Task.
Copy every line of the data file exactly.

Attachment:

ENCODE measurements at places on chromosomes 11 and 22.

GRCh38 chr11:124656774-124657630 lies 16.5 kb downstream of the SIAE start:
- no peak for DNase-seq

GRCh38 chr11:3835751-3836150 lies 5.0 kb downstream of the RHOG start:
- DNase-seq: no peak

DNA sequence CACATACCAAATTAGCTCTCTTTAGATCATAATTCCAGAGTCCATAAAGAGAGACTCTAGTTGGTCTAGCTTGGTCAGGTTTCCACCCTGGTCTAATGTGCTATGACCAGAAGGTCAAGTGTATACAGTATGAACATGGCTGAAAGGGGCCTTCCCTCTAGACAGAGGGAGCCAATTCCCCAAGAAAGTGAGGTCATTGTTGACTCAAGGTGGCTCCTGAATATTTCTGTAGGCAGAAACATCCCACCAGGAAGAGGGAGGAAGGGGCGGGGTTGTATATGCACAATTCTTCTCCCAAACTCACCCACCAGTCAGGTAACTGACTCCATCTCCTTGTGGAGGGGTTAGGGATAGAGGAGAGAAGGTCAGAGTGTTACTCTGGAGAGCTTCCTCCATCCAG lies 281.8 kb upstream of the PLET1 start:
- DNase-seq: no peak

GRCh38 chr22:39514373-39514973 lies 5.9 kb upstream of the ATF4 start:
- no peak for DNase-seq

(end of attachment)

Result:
ENCODE measurements at places on chromosomes 11 and 22.

GRCh38 chr11:124656774-124657630 lies 16.5 kb downstream of the SIAE start:
- no peak for DNase-seq

GRCh38 chr11:3835751-3836150 lies 5.0 kb downstream of the RHOG start:
- DNase-seq: no peak

DNA sequence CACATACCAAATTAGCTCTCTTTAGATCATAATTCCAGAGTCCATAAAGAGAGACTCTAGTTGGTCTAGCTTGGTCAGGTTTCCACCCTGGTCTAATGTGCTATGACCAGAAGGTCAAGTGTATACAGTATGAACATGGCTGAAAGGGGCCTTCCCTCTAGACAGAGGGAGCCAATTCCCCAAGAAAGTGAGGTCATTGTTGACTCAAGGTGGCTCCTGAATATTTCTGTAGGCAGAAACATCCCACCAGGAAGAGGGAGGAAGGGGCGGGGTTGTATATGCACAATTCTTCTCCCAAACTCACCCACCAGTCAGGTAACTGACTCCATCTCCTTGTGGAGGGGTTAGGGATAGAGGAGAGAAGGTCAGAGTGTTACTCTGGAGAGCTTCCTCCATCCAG lies 281.8 kb upstream of the PLET1 start:
- DNase-seq: no peak

GRCh38 chr22:39514373-39514973 lies 5.9 kb upstream of the ATF4 start:
- no peak for DNase-seq